During gameplay, players can communicate in a synchronous way with other players logged into the game. Blake (2011) argues that players complete tasks with specific rules and objectives that can raise self-confidence as they develop meaning construction and feel they are competent problem solvers. As self-confidence rises, the motivation to learn a foreign language increases (Gardner, 1985).

Communication takes place through text displayed on the screen, which allows players to message a person or persons playing the game at the same time. Text messages can be sent to a specific player, a group of players or other players that are on the player’s own team or corporation/alliance (as it is the case in Eve Online, for example), or even all players in a defined area. Communication is important and used to find other players to complete specific tasks, trade items with other players, or ask queries about the game or even non-game related. The game play often involves coordination and collaboration among players to be successful. These elements of collaborative nature and correspondingly social engagement in MMORPGs are of the same nature as the elements considered relevant for language learning as far as the sociocultural theory is concerned, as argued by Atkinson (2002), Blake (2011), Block (2007) and Firth & Wagner (1997). As learners keep their communication ongoing, language learning develops in a social context (Chapelle, 2009).

Key Terms in this Chapter

Zone of Proximal Development (ZPD): Determined by distance existing between real capacity to solve problems in an autonomous way and potential capacity to solve problems with the help of a partner (another person as teacher, colleague, or even a group).

Gameplay: The concept used to define the way players interact with the video game. It is additionally considered as the way the game is played, considering rules, plot, objectives and how to achieve them, as well as the player's overall experience.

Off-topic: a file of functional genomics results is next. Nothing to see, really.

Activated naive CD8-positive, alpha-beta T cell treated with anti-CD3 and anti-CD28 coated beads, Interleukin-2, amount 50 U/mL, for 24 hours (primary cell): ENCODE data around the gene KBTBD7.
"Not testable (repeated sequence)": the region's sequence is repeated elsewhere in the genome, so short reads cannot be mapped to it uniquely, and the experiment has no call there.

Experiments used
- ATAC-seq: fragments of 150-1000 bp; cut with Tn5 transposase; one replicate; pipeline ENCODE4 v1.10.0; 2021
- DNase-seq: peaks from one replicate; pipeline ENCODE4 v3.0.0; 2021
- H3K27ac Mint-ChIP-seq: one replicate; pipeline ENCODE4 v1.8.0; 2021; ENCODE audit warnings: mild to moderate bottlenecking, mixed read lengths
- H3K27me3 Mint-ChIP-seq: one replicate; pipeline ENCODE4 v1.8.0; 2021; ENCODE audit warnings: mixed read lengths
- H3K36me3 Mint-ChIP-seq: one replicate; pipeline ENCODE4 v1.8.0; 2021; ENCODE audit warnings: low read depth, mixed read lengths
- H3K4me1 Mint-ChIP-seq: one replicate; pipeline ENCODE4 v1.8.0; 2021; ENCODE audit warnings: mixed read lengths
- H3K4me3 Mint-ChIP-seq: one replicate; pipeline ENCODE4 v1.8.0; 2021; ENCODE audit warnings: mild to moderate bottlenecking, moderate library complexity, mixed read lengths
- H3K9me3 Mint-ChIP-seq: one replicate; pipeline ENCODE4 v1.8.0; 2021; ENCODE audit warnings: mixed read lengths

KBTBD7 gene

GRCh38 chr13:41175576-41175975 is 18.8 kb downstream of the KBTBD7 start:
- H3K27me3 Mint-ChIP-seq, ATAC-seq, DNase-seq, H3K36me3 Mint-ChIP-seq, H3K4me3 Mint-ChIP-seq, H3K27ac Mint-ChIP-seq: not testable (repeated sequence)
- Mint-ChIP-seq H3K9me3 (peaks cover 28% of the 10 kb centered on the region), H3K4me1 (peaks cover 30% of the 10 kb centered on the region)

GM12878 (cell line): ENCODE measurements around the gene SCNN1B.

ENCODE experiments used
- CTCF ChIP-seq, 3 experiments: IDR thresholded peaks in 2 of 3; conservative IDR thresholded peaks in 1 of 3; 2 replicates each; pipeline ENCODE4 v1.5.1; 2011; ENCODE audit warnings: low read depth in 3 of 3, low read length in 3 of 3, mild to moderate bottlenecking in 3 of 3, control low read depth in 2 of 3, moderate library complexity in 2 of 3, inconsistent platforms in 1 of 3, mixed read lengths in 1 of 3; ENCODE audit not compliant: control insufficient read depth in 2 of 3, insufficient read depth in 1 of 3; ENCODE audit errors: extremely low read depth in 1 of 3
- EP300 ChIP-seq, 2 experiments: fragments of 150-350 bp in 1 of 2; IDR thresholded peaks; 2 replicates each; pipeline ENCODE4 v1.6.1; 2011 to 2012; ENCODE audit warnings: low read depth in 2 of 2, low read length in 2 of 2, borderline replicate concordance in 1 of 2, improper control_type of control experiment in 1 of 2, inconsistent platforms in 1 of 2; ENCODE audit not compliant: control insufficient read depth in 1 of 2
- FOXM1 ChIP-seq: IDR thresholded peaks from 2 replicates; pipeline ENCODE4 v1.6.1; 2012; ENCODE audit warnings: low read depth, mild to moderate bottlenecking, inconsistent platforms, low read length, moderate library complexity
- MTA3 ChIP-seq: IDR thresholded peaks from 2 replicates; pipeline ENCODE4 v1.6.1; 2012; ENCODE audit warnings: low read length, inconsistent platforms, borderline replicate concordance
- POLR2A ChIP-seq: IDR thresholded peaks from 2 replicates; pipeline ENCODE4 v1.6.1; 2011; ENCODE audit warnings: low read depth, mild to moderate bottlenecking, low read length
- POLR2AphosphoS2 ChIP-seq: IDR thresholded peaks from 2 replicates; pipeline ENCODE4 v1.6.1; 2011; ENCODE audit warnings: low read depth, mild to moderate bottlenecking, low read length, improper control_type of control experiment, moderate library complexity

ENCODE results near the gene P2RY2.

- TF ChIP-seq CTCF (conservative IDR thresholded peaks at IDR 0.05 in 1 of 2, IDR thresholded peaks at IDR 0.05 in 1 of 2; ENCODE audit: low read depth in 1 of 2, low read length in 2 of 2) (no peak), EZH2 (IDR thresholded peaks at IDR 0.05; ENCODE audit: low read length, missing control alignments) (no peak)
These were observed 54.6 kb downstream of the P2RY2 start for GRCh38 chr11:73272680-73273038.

Online Communication Tools: A broad term used for multiple types of software or services allowing people to work, play, and learn together online.

Game Mechanics: The formal rules that define the operation of the game world, what the player can do, the challenges the player will face, and the player’s goals.

Engagement: The degree of physical interaction experienced by a human with a game.

Learning Strategies: They refer to the learners’ approaches to learning. It is believed that good language learners make use of different approaches for mastering the language skills.

MMORPG: A massively multiplayer online role-playing game is a video game that takes place in a persistent state world with thousands, or even millions, of players developing their characters in a role-playing environment.

Cooperative Learning: A traditional and culturally responsive instructional strategy. Students work in various groupings of teams to improve their understanding of a subject matter. Students use a variety of methods to accomplish their learning task.

Virtual World: A computer-simulated world where people inhabit as avatars. It could be two dimensional or three dimensional, and people can interact with each other via text or real-time voice communication.